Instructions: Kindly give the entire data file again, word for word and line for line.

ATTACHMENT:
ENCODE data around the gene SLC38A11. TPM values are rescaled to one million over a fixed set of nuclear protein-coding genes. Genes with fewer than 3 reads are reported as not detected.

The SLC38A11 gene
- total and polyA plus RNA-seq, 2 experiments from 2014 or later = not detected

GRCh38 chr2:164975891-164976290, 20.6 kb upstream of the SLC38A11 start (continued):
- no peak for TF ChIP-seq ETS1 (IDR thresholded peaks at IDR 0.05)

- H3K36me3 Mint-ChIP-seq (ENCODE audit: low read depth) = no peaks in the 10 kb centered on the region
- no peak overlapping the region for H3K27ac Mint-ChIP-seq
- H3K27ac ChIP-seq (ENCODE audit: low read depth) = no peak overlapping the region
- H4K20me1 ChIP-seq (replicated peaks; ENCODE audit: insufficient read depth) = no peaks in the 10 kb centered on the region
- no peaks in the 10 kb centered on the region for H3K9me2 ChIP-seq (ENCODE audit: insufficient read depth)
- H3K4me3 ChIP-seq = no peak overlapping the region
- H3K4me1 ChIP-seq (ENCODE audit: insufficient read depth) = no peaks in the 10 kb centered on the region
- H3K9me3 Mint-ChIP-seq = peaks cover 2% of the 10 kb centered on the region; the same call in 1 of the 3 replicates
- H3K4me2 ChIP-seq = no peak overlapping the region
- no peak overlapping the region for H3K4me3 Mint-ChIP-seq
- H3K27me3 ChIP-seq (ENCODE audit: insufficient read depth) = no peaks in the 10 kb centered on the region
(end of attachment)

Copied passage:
ENCODE data around the gene SLC38A11. TPM values are rescaled to one million over a fixed set of nuclear protein-coding genes. Genes with fewer than 3 reads are reported as not detected.

The SLC38A11 gene
- total and polyA plus RNA-seq, 2 experiments from 2014 or later = not detected

GRCh38 chr2:164975891-164976290, 20.6 kb upstream of the SLC38A11 start (continued):
- no peak for TF ChIP-seq ETS1 (IDR thresholded peaks at IDR 0.05)

- H3K36me3 Mint-ChIP-seq (ENCODE audit: low read depth) = no peaks in the 10 kb centered on the region
- no peak overlapping the region for H3K27ac Mint-ChIP-seq
- H3K27ac ChIP-seq (ENCODE audit: low read depth) = no peak overlapping the region
- H4K20me1 ChIP-seq (replicated peaks; ENCODE audit: insufficient read depth) = no peaks in the 10 kb centered on the region
- no peaks in the 10 kb centered on the region for H3K9me2 ChIP-seq (ENCODE audit: insufficient read depth)
- H3K4me3 ChIP-seq = no peak overlapping the region
- H3K4me1 ChIP-seq (ENCODE audit: insufficient read depth) = no peaks in the 10 kb centered on the region
- H3K9me3 Mint-ChIP-seq = peaks cover 2% of the 10 kb centered on the region; the same call in 1 of the 3 replicates
- H3K4me2 ChIP-seq = no peak overlapping the region
- no peak overlapping the region for H3K4me3 Mint-ChIP-seq
- H3K27me3 ChIP-seq (ENCODE audit: insufficient read depth) = no peaks in the 10 kb centered on the region